Mr.  Chairman, that concludes my statement.  I will be glad to
respond to any questions you or members of the Subcommittee may have. 


SELECTED INFORMATION ON COST AND
SAVINGS FROM FIVE BUSINESS
COMBINATIONS
=========================================================== Appendix I

                         (Dollars in millions)

Certified amounts\a                                             Amount
----------------------------------------------  ----------------------
Costs                                                         $1,373.9
Savings\b                                                      5,257.0

DOD share of certified amounts
----------------------------------------------------------------------
Costs                                                            755.2
Savings\b                                                      3,304.6

Status of September 30, 1996
----------------------------------------------------------------------
Restructuring costs paid by DOD                                  179.2
Estimated savings realized by DOD                                346.7
----------------------------------------------------------------------
\a Does not include any costs or savings resulting from Martin
Marietta's acquisition of General Dynamics' Space System Division. 

\b Does not include any savings from the Hughes-General Dynamics
business combination since the combination occurred prior to the
enactment of section 818 of the 1995 Department of Defense
Authorization Act.  Consequently, there is not a certified amount of
savings for that combination. 


STATUS OF SELECTED MERGERS
INVOLVING DEFENSE CONTRACTORS
========================================================== Appendix II

                                            Date          Status of
Acquirer              Target firm           combined      restructuring proposal
--------------------  --------------------  ------------  ----------------------
Combinations currently with proposals in the certification process
--------------------------------------------------------------------------------
Westinghouse          Norden Systems        June 1994     Defense Contract Audit
Electric                                                  Agency (DCAA) audit of
                                                          proposal complete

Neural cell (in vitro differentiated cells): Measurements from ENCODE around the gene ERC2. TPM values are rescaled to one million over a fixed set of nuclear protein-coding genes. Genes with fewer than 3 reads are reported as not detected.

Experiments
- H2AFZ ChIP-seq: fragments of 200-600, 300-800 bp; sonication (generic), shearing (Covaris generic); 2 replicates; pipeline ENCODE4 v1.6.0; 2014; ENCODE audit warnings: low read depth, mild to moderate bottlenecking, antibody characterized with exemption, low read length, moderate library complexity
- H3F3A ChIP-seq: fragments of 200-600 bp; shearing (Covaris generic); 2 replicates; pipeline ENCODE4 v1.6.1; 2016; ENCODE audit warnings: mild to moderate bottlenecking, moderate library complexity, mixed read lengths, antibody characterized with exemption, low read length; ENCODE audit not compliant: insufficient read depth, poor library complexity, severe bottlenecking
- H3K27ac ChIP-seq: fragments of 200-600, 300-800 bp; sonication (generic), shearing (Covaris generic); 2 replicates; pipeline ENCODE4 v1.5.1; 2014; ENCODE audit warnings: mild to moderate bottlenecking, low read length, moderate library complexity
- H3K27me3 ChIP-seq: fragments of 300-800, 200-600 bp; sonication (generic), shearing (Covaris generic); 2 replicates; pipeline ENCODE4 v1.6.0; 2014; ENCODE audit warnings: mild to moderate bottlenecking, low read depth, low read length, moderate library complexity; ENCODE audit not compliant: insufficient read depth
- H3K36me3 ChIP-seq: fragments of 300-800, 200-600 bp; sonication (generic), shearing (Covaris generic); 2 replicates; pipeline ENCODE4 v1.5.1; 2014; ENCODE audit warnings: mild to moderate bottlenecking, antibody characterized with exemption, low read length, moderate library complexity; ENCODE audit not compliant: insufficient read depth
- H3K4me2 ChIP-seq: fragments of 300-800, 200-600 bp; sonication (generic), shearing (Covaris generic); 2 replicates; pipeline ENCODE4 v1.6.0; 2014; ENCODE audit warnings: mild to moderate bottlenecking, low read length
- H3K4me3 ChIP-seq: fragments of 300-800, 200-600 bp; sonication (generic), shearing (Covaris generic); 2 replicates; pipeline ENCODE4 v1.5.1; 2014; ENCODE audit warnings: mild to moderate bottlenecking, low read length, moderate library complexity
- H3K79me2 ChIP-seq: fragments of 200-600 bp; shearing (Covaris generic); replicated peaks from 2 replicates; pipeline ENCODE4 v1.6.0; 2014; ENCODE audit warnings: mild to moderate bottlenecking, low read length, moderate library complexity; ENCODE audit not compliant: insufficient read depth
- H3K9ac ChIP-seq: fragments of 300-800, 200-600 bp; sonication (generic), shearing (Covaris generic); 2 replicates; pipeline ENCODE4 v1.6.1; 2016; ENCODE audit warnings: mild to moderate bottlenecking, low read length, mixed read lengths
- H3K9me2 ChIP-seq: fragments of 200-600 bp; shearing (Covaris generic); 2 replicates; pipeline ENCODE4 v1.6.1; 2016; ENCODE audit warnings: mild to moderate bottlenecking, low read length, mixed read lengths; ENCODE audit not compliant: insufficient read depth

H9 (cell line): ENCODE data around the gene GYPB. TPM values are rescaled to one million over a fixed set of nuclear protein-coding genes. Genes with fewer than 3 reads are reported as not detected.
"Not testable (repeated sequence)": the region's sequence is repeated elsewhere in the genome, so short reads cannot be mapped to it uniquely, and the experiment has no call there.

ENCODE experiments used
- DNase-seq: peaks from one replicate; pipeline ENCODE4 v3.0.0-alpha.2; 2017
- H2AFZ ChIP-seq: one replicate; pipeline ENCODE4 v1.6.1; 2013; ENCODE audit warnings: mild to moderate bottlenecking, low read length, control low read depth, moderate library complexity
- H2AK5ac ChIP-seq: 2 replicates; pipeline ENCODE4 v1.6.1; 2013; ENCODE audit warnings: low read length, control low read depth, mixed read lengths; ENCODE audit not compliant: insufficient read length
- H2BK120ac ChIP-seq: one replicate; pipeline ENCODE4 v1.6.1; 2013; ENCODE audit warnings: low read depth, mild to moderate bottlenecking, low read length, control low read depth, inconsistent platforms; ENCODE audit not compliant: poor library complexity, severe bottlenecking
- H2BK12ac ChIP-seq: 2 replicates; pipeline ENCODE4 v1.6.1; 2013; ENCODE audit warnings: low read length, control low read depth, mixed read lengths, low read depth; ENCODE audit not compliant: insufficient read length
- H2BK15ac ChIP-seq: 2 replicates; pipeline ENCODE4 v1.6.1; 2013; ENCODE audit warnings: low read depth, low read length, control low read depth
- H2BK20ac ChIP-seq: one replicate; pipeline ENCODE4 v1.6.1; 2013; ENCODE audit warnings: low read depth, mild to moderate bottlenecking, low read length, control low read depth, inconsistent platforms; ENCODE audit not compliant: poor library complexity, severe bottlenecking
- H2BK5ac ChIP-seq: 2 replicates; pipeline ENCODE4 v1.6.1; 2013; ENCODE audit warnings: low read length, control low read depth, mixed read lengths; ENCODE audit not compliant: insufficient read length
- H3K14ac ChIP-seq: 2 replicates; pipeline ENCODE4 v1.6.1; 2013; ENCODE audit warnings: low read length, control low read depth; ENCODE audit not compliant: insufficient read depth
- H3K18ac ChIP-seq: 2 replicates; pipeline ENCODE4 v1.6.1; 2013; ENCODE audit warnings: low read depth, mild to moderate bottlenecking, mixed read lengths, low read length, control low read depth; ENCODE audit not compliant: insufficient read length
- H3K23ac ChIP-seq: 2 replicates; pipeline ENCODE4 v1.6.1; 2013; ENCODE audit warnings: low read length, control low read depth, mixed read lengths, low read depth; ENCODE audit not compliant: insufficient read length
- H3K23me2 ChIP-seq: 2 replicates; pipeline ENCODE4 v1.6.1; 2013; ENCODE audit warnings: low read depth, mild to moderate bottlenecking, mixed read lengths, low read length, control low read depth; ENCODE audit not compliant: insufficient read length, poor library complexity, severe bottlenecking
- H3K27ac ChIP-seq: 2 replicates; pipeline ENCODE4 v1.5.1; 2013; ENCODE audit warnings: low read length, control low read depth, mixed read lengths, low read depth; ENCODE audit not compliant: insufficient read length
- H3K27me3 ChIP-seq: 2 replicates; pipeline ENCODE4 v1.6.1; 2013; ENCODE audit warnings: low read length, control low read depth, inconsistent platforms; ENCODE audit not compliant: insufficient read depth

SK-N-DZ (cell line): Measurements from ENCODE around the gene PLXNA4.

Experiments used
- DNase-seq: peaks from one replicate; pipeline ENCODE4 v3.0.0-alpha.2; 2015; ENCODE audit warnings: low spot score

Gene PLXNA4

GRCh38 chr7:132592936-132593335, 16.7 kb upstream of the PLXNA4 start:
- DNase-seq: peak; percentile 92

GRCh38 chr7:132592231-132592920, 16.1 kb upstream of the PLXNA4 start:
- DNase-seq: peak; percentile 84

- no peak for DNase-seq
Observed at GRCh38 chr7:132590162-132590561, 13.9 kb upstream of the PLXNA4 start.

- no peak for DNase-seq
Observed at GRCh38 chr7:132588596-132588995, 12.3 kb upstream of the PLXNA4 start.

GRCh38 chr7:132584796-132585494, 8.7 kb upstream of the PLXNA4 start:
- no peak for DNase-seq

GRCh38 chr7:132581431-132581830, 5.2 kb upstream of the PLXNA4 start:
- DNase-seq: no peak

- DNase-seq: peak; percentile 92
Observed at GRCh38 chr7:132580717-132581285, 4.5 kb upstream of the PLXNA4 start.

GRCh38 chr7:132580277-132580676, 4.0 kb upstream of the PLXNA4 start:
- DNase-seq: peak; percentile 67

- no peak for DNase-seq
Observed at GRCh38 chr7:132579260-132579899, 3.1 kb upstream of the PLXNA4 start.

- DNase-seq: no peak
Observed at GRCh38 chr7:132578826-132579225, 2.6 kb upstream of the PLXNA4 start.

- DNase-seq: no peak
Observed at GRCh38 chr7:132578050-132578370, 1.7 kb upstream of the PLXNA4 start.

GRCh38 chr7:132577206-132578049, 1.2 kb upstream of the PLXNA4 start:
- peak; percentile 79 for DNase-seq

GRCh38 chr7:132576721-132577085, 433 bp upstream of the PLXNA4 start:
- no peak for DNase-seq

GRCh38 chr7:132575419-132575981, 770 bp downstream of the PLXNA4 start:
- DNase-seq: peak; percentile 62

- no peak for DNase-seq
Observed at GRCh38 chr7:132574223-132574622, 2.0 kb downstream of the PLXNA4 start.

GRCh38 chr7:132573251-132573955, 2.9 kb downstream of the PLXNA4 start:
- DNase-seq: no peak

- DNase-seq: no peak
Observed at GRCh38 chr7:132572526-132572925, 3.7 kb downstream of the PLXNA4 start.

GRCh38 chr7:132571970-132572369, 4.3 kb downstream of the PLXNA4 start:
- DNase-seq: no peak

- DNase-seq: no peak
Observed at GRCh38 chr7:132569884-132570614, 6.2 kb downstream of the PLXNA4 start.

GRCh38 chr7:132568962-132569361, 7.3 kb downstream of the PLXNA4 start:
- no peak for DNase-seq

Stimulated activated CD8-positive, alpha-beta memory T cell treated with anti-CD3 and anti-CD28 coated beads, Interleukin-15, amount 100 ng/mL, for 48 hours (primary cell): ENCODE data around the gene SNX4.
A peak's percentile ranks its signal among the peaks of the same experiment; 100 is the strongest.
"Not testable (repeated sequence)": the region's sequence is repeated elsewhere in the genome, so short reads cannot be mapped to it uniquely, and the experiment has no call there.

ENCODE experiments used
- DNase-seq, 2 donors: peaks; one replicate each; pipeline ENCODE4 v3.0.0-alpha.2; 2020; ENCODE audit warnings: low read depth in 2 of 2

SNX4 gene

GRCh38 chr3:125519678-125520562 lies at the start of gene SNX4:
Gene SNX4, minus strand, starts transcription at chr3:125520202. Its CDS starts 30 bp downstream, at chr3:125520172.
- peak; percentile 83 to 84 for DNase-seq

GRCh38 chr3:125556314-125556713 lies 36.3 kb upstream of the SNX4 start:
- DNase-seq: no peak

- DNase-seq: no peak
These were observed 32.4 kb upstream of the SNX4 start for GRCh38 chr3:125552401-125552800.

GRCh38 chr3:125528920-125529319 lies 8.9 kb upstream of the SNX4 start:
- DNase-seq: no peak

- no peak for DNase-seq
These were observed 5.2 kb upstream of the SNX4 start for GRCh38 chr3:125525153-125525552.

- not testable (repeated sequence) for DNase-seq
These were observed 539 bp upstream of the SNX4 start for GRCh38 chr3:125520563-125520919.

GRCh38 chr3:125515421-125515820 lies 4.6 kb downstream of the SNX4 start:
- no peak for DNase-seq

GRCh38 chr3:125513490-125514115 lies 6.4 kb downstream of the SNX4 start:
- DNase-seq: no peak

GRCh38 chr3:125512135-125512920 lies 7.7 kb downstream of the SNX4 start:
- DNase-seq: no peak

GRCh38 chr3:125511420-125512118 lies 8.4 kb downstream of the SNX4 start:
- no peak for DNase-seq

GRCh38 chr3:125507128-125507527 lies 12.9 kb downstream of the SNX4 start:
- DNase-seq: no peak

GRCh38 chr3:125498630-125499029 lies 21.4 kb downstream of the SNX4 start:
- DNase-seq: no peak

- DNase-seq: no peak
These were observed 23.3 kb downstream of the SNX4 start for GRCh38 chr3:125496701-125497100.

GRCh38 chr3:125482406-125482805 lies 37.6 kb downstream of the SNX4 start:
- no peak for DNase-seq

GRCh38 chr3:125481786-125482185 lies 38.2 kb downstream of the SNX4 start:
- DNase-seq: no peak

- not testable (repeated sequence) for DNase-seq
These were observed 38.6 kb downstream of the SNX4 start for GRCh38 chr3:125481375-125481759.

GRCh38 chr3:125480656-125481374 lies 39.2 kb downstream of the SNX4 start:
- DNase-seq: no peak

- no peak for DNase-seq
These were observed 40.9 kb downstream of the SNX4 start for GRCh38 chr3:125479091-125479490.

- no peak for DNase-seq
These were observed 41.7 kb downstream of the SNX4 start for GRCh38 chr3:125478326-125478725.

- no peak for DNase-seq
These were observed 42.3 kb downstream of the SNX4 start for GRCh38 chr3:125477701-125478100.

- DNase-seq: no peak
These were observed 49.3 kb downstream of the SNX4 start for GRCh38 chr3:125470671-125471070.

Allied Signal         Textron Lycoming      October 1994  Awaiting completion of
                                                          DCAA audit

Hughes                CAE Link              December      DCAA audit completed
                                            1994

Litton                Varo Night Vision     June 1995     Awaiting completion of
                      division                            DCAA audit


Mergers that may result in restructuring proposals
--------------------------------------------------------------------------------
Northrop Grumman      Westinghouse          March 1996    Not applicable
                      Electronic Systems

Lockheed Martin       Loral                 April 1996    Not applicable

The Boeing Company    Rockwell's aerospace  December      Not applicable
                      and defense units     1996


Proposed mergers awaiting regulatory approval
--------------------------------------------------------------------------------
The Boeing Company    McDonnell Douglas     To be         Not applicable
                      Corporation           determined

Raytheon Company      Texas Instruments'    To be         Not applicable
                      Defense Systems &     determined
                      Electronics

Raytheon Company      Hughes Electronics'   To be         Not applicable
                      defense business      determined
--------------------------------------------------------------------------------

*** End of document. ***